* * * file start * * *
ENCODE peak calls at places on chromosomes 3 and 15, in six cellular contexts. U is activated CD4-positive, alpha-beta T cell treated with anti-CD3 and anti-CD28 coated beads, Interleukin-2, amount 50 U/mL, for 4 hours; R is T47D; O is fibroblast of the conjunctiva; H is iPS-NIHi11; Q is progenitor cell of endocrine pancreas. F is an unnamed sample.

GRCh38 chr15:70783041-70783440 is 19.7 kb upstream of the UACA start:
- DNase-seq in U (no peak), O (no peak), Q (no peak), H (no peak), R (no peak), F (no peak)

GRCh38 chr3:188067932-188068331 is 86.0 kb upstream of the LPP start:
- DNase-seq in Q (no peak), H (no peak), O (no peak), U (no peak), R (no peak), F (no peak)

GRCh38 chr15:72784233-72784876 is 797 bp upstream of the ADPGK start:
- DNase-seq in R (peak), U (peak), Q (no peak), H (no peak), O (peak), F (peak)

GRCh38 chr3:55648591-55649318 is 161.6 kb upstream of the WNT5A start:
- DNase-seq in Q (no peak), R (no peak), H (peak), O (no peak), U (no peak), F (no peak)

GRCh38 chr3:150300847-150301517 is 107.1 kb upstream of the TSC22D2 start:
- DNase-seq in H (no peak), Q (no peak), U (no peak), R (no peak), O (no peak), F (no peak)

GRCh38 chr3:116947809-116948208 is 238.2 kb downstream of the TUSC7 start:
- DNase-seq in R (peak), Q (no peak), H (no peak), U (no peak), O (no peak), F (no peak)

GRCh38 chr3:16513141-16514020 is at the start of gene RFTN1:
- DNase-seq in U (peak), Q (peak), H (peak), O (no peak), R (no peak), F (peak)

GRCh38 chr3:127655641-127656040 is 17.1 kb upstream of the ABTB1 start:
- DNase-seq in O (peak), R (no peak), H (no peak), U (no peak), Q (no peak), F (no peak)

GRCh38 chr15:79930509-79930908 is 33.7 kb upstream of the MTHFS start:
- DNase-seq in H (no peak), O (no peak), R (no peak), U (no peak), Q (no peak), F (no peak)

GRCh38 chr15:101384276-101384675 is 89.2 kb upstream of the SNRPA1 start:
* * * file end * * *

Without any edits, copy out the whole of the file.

ENCODE peak calls at places on chromosomes 3 and 15, in six cellular contexts. U is activated CD4-positive, alpha-beta T cell treated with anti-CD3 and anti-CD28 coated beads, Interleukin-2, amount 50 U/mL, for 4 hours; R is T47D; O is fibroblast of the conjunctiva; H is iPS-NIHi11; Q is progenitor cell of endocrine pancreas. F is an unnamed sample.

GRCh38 chr15:70783041-70783440 is 19.7 kb upstream of the UACA start:
- DNase-seq in U (no peak), O (no peak), Q (no peak), H (no peak), R (no peak), F (no peak)

GRCh38 chr3:188067932-188068331 is 86.0 kb upstream of the LPP start:
- DNase-seq in Q (no peak), H (no peak), O (no peak), U (no peak), R (no peak), F (no peak)

GRCh38 chr15:72784233-72784876 is 797 bp upstream of the ADPGK start:
- DNase-seq in R (peak), U (peak), Q (no peak), H (no peak), O (peak), F (peak)

GRCh38 chr3:55648591-55649318 is 161.6 kb upstream of the WNT5A start:
- DNase-seq in Q (no peak), R (no peak), H (peak), O (no peak), U (no peak), F (no peak)

GRCh38 chr3:150300847-150301517 is 107.1 kb upstream of the TSC22D2 start:
- DNase-seq in H (no peak), Q (no peak), U (no peak), R (no peak), O (no peak), F (no peak)

GRCh38 chr3:116947809-116948208 is 238.2 kb downstream of the TUSC7 start:
- DNase-seq in R (peak), Q (no peak), H (no peak), U (no peak), O (no peak), F (no peak)

GRCh38 chr3:16513141-16514020 is at the start of gene RFTN1:
- DNase-seq in U (peak), Q (peak), H (peak), O (no peak), R (no peak), F (peak)

GRCh38 chr3:127655641-127656040 is 17.1 kb upstream of the ABTB1 start:
- DNase-seq in O (peak), R (no peak), H (no peak), U (no peak), Q (no peak), F (no peak)

GRCh38 chr15:79930509-79930908 is 33.7 kb upstream of the MTHFS start:
- DNase-seq in H (no peak), O (no peak), R (no peak), U (no peak), Q (no peak), F (no peak)

GRCh38 chr15:101384276-101384675 is 89.2 kb upstream of the SNRPA1 start: